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Ann Neurol. 2017 Oct;82(4):554-561. doi: 10.1002/ana.25036. Epub 2017 Sep 25.

Concussion in adolescence and risk of multiple sclerosis.

Author information

1
Clinical Epidemiology and Biostatistics, School of Medical Sciences, Örebro University, Örebro, Sweden.
2
Clinical Epidemiology Unit, Department of Medicine, Karolinska Institute, Solna, Sweden.
3
Department of Epidemiology and Public Health, University College London, London, United Kingdom.
4
Center for Pharmacoepidemiology, Department of Medicine, Karolinska Institute, Solna, Sweden.
5
Institute of Environmental Medicine, Karolinska Institute, Stockholm, Sweden.
6
Center for Occupational and Environmental Medicine, Stockholm County Council, Stockholm, Sweden.
7
Department of Clinical Neuroscience, Center for Molecular Medicine, Karolinska Institute, Stockholm, Sweden.

Abstract

OBJECTIVE:

To assess whether concussion in childhood or adolescence is associated with subsequent multiple sclerosis (MS) risk. Previous research suggests an association, but methodological limitations included retrospective data collection and small study populations.

METHODS:

The national Swedish Patient Register (hospital diagnoses) and MS Register were used to identify all MS diagnoses up to 2012 among people born since 1964, when the Patient Register was established. The 7,292 patients with MS were matched individually with 10 people without MS by sex, year of birth, age/vital status at MS diagnosis, and region of residence (county), resulting in a study population of 80,212. Diagnoses of concussion and control diagnoses of broken limb bones were identified using the Patient Register from birth to age 10 years or from age 11 to 20 years. Conditional logistic regression was used to examine associations with MS.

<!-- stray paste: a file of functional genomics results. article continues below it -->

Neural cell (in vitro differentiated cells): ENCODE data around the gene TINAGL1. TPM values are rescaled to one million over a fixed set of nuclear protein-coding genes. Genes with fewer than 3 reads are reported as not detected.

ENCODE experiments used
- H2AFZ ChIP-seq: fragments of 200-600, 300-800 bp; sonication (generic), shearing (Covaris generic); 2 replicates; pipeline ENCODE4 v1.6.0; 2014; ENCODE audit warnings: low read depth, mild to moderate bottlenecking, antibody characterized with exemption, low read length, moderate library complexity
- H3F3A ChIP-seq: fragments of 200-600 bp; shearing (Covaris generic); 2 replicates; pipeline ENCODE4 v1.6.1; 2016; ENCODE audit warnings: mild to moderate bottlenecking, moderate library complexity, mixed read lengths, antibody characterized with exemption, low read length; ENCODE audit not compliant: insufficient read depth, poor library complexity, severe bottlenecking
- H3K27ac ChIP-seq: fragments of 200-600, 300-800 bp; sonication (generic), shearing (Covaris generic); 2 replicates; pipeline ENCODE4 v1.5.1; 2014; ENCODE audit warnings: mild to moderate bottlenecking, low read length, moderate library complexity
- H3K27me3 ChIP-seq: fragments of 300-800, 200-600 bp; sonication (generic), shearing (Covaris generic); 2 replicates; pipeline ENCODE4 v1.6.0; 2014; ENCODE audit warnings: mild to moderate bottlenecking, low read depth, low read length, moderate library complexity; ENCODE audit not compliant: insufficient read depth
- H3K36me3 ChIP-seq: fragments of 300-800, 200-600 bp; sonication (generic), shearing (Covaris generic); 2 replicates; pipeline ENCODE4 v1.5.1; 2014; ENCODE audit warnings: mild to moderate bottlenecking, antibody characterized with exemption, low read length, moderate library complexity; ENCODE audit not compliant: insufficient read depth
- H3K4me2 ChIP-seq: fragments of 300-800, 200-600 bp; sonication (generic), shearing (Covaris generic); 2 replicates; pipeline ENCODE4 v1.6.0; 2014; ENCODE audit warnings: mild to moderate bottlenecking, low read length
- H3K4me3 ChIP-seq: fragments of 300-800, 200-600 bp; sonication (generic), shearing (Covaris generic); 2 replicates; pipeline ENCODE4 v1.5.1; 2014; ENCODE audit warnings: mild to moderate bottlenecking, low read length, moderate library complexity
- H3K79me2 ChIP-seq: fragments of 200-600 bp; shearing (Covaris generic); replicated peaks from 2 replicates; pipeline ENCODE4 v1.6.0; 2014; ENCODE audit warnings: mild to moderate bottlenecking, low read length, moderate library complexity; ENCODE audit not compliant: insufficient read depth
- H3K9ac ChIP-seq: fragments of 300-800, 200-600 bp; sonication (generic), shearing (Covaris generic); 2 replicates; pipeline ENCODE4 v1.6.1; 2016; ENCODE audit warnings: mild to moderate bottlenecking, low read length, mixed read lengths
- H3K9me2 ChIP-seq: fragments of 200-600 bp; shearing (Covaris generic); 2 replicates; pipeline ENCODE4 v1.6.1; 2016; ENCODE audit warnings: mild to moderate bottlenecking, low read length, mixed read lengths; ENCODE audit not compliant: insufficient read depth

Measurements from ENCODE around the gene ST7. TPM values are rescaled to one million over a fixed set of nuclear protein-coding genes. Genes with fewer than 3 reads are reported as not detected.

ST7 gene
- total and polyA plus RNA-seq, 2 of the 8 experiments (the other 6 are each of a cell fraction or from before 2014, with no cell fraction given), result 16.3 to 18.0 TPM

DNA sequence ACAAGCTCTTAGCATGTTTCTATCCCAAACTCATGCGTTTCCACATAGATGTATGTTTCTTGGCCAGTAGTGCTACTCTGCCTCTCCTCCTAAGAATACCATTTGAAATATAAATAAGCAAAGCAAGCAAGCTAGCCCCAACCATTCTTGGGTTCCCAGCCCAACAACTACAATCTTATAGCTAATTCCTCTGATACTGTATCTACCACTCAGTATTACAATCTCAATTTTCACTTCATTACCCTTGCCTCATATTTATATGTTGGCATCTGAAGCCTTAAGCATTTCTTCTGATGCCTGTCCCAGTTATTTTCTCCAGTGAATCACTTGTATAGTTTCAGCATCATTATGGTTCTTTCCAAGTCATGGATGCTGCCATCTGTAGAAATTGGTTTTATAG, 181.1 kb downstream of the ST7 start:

RESULTS:

Concussion in adolescence was associated with a raised risk of MS, producing adjusted odds ratios (95% confidence intervals) of 1.22 (1.05-1.42, p = 0.008) and 2.33 (1.35-4.04, p = 0.002) for 1 diagnosis of concussion and >1 diagnosis of concussion, respectively, compared with none. No notable association with MS was observed for concussion in childhood, or broken limb bones in childhood and adolescence.

INTERPRETATION:

Head trauma in adolescence, particularly if repeated, is associated with a raised risk of future MS, possibly due to initiation of an autoimmune process in the central nervous system. This further emphasizes the importance of protecting young people from head injuries. Ann Neurol 2017;82:554-561.

PMID:
28869671
DOI:
10.1002/ana.25036
[Indexed for MEDLINE]

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